The Grieving Gauge

This gauge tends to deal with how deeply you or I love someone. Most of us will be sad when bad things happen to people, but will we sacrifice things in our lives to grieve alongside them? In the gospel, we see Jesus Christ who suffers so that He can comfort those who suffer. If I believe that Christ suffered for me and that I am to follow His example, the results should be the freedom to cry and mourn with those who hurt, to try and put myself in their shoes as best I can and whether I can or not, to be sad simply because I care about them so much. Grieving with someone is a different level of love and caring for them. As Christians, we should be the first to grieve with any and all who hurt.

What about you?

These are just instances lately that have served as gauges for my love for people in general. The verse in Galatians has really forced me to consider whether my faith is manifesting itself through love or if I have sunk into a cognitive understanding of belief that doesn’t produce the actions of Jesus Christ.

I’m glad the elevator gauge and cashier clerk gauge happen so often because they serve so well as clear reminders of my need to depend of Christ through prayer and reading the bible so that I think and act differently, so that I truly let my faith work itself out in love.

Do you have similar gauges or situations that show you whether you are loving people? Occurrences that force you to evaluate your faith?

Leave a comment

Filed under Church Life, Lessons in Evangelism, Life

Moving on from College Ministry

Last night was my last college ministry meeting at the Stone. College Ministry started for Amber and I by leading a community group bible study in our small Hyde Park house we rented after getting married. The summer of ’05, I met with Michael Powell to convince him I wasn’t a heretic and to let Amber and I lead a group. It started with 9 people that first night and ended 2 years later with some of the greatest memories and friends we’ve ever had.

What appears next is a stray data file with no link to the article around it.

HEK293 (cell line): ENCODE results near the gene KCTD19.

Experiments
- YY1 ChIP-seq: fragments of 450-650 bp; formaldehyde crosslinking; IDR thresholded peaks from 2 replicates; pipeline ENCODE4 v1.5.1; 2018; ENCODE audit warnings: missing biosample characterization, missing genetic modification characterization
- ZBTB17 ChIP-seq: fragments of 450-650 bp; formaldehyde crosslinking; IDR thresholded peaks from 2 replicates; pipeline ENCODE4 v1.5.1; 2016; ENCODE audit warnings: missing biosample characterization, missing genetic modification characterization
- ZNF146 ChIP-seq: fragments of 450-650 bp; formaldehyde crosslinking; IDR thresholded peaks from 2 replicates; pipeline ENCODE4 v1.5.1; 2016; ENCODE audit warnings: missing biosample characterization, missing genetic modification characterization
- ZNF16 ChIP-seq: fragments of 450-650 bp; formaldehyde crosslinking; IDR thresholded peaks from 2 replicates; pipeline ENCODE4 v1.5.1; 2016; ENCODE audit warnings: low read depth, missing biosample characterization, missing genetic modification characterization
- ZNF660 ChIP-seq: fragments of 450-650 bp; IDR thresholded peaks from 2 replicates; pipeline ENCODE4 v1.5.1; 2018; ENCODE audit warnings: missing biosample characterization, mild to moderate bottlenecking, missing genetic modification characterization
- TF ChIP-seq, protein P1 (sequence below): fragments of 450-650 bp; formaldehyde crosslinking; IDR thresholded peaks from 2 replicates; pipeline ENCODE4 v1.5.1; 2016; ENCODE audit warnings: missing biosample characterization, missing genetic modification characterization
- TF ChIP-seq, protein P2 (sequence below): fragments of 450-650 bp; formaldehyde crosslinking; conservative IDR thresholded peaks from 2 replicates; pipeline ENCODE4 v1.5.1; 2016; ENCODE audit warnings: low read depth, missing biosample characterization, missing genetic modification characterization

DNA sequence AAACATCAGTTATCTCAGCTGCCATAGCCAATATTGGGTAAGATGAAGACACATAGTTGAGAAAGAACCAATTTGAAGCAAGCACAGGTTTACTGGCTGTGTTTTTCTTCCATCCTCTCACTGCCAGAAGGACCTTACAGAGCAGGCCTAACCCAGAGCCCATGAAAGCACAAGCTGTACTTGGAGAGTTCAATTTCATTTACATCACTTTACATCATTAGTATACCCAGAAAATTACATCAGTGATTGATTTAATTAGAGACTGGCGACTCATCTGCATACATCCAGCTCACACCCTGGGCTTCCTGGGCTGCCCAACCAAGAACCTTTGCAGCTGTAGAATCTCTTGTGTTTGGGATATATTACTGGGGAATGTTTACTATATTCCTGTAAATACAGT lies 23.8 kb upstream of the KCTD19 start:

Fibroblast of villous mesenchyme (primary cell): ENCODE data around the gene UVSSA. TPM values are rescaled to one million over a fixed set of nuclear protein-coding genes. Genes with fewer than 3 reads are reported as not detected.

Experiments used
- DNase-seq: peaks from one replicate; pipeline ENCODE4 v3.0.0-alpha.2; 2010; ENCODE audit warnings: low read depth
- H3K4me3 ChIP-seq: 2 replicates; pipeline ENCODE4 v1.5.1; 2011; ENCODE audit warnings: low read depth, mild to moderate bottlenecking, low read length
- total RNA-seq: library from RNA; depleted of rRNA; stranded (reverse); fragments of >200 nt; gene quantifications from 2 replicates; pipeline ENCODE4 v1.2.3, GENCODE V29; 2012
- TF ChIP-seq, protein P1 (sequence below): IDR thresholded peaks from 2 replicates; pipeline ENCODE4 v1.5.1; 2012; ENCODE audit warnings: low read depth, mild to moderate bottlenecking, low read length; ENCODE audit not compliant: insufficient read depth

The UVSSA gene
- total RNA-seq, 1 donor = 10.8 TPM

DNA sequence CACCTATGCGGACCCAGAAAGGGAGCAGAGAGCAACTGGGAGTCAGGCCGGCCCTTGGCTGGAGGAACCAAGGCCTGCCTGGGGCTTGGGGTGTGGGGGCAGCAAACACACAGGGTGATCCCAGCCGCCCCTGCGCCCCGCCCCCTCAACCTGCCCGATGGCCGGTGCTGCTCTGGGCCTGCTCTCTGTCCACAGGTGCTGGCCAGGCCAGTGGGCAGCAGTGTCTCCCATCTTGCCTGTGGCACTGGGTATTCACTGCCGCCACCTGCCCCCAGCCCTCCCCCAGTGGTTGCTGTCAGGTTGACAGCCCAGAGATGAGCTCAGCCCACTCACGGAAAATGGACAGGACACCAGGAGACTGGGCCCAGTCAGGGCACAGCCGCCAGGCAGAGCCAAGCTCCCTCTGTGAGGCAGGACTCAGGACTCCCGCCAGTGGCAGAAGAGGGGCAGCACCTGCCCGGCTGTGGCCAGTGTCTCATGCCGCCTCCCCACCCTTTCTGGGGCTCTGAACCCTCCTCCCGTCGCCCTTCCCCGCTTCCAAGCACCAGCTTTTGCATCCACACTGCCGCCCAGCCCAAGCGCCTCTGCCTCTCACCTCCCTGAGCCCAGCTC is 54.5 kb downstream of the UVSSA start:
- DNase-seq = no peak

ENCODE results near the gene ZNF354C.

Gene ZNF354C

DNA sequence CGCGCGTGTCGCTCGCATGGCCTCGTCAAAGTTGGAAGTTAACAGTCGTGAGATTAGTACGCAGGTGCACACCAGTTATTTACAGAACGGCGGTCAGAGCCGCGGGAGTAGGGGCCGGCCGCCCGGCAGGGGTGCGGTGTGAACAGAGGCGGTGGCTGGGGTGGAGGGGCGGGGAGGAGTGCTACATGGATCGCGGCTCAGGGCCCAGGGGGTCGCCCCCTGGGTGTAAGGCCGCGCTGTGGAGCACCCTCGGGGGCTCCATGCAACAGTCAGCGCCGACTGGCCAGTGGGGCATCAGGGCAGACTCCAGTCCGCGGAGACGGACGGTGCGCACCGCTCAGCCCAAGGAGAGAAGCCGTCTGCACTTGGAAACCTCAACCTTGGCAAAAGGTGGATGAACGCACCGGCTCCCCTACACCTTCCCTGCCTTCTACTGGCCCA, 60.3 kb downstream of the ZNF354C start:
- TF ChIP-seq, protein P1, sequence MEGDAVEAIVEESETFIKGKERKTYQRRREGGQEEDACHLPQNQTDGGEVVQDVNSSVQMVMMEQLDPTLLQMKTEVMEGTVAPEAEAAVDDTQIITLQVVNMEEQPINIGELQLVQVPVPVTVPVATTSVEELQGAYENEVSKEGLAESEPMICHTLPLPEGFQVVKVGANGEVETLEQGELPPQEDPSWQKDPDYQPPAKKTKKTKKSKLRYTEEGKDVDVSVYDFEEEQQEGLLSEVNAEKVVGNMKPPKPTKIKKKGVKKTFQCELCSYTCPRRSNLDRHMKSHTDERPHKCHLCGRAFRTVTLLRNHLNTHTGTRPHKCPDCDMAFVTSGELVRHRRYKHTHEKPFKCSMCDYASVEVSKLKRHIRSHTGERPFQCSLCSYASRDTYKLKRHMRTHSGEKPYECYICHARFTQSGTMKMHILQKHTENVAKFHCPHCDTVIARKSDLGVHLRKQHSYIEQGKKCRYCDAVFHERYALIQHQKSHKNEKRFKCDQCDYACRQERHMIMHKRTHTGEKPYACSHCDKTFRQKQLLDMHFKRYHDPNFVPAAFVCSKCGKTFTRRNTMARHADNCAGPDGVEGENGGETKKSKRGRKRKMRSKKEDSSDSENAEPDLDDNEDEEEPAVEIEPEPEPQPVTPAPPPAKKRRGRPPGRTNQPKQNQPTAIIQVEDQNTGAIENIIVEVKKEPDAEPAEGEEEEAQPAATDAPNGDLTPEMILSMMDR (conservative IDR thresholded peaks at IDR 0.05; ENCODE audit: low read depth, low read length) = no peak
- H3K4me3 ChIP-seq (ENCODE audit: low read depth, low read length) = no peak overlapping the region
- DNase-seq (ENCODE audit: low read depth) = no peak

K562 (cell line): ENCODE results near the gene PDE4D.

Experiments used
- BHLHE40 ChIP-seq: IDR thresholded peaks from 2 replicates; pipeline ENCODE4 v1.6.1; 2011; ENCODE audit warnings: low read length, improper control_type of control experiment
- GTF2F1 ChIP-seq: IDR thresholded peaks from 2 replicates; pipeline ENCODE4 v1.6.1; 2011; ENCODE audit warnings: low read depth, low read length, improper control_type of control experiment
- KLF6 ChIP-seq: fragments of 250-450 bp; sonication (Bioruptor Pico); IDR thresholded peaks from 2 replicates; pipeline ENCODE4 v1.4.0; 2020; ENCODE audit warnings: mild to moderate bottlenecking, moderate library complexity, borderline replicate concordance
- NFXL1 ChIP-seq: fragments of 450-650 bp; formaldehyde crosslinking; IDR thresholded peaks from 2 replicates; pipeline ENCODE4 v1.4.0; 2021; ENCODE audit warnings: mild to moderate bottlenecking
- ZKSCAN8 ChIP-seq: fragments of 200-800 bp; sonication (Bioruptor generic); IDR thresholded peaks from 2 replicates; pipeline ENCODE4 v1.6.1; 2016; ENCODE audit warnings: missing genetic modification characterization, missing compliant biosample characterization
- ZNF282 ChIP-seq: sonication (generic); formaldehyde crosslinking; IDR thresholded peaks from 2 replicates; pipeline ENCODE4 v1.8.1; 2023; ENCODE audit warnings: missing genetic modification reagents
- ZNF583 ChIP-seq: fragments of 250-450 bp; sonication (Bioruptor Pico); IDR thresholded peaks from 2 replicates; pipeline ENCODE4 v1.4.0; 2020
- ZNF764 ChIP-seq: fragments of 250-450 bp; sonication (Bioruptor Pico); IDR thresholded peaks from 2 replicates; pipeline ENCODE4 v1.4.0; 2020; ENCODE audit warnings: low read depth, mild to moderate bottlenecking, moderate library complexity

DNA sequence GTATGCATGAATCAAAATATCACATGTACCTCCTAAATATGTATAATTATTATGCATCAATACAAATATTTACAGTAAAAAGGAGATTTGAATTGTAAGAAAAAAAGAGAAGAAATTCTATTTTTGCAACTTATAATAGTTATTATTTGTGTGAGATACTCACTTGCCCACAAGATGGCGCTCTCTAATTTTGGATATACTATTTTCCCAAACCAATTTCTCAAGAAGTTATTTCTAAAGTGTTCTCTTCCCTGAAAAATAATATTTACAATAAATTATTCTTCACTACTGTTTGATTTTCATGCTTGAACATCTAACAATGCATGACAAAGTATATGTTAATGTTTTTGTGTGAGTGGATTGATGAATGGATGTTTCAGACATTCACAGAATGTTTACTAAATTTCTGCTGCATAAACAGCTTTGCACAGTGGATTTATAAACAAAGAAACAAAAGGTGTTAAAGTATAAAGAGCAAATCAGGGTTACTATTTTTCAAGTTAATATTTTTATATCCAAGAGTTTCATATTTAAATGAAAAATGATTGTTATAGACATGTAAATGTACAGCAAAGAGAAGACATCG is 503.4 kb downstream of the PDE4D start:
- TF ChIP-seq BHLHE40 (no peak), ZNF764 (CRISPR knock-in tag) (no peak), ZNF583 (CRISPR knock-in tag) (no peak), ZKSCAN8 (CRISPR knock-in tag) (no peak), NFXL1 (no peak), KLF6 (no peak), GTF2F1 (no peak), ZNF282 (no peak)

A year after we started our group, Kevin Peck asked Todd Engstrom, Travis Wussow, & I to organize and lead the college ministry. I can never thank Kevin enough for investing in me and providing me with this opportunity to lead with my friends. It’s been an amazing experience.

We’ve known for a while that this was likely our last year in college ministry and it makes it easier knowing that the college ministry is going to better than before with Tyler David, Sarah Decker, Eric Klein, Tammie Beassie and a whole host of interns, coaches, and missional community leaders running it next year.

Last night I shared what I’ve learned over 5 years or at least tried to summarize it in 4 nice bullet points.

You never move on from the gospel, you only move deeper into it. As Christians, we believe what saves us is faith in Jesus Christ’s death for our sins and resurrection from the grave 3 days later. For much of church life, I thought there were deeper and more interesting things than that, but how do you move on from the new like that? It’s truly tremendous to think of God becoming man, living perfectly, dying in my place, and accomplishing victory though resurrection that I never could. All through the letters in the Bible, Paul and other writers are constantly reminding people that what saves them (the gospel) is also what will transform them and instruct them in life. It’s never something you move past, it’s only something you grow in understanding of.

Ministry success or failure does not define me. The past 5 years have involved failures, some success, and more failures. It resulted in some ups and downs in my life and the unfortunately reality at times is that I came to view myself in light of those successes or failures. What I’ve learned is my identity is not based on my success or failure, but based on the gospel, being saved by Christ’s work and being seen as a child of God. As a parent, I know I love my sons not because they do great things for me, but because they are my sons. For Christians, God views us as His children and He is constantly delighted in us thanks to Jesus. Do I disappoint Him at times? Surely, but He never stops loving me. I’m His son.